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The Guardian view on Sunak and the strikes: misreading the mood of the nation | Editorial

The prime minister is seeking confrontation with the unions in the belief he will reap a political reward

The replacement of the hapless Liz Truss by Rishi Sunak was widely assumed to herald the return of a “grown-up”, managerial style of politics to Downing Street. With the markets duly placated by Jeremy Hunt’s autumn statement, some senior Tories even began to worry that Sunakian stability and fiscal orthodoxy would be too boring a platform on which to face Labour at the next election.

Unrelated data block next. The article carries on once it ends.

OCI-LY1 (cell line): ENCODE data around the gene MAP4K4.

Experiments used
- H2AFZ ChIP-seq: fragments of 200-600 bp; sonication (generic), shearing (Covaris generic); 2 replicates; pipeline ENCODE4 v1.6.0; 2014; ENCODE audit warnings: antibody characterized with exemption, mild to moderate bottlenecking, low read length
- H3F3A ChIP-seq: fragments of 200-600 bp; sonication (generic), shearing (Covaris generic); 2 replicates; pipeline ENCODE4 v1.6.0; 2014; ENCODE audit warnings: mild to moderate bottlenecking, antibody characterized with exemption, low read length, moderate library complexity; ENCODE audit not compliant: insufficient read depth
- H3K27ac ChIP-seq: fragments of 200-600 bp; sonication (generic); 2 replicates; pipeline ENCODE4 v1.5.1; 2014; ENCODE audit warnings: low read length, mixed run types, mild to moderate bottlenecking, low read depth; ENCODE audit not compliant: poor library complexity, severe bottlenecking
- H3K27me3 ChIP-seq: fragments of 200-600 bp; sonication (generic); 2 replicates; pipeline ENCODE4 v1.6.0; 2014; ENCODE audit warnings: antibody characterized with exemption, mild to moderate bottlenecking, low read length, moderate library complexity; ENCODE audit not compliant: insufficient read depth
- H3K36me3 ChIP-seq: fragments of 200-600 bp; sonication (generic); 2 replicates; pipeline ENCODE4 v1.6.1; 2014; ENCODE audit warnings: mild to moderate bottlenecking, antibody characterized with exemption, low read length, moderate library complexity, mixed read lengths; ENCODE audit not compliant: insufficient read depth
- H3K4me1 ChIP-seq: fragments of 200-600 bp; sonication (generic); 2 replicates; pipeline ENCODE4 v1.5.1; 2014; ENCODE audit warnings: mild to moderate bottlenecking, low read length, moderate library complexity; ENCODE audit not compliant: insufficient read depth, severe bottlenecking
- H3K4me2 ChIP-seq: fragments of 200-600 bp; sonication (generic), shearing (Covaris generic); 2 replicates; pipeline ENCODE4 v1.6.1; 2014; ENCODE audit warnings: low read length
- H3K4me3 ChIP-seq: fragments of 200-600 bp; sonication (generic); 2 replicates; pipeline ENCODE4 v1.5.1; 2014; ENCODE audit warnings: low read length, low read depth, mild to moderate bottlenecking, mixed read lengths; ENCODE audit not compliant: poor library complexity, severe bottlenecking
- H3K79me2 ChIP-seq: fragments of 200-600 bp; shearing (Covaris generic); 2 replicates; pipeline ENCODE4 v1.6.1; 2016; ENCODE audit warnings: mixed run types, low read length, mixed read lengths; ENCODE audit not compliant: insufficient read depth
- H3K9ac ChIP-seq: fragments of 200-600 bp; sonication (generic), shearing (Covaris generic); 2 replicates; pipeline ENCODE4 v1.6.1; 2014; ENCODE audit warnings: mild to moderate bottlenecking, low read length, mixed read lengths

But it turns out that, outside the City, Britons aren’t bored by Mr Sunak’s fledgling premiership; they are furious and insurgent. Rail and postal workers, nurses, ambulance workers and civil servants are currently planning to go on strike in December. They may be joined by teachers and junior doctors in the new year. In all, more than a million members of the workforce may withdraw their labour in the lead-up to Christmas – numbers reminiscent of the “winter of discontent” in 1978/9. This is despite lower levels of union membership and far more stringent rules governing strike action.

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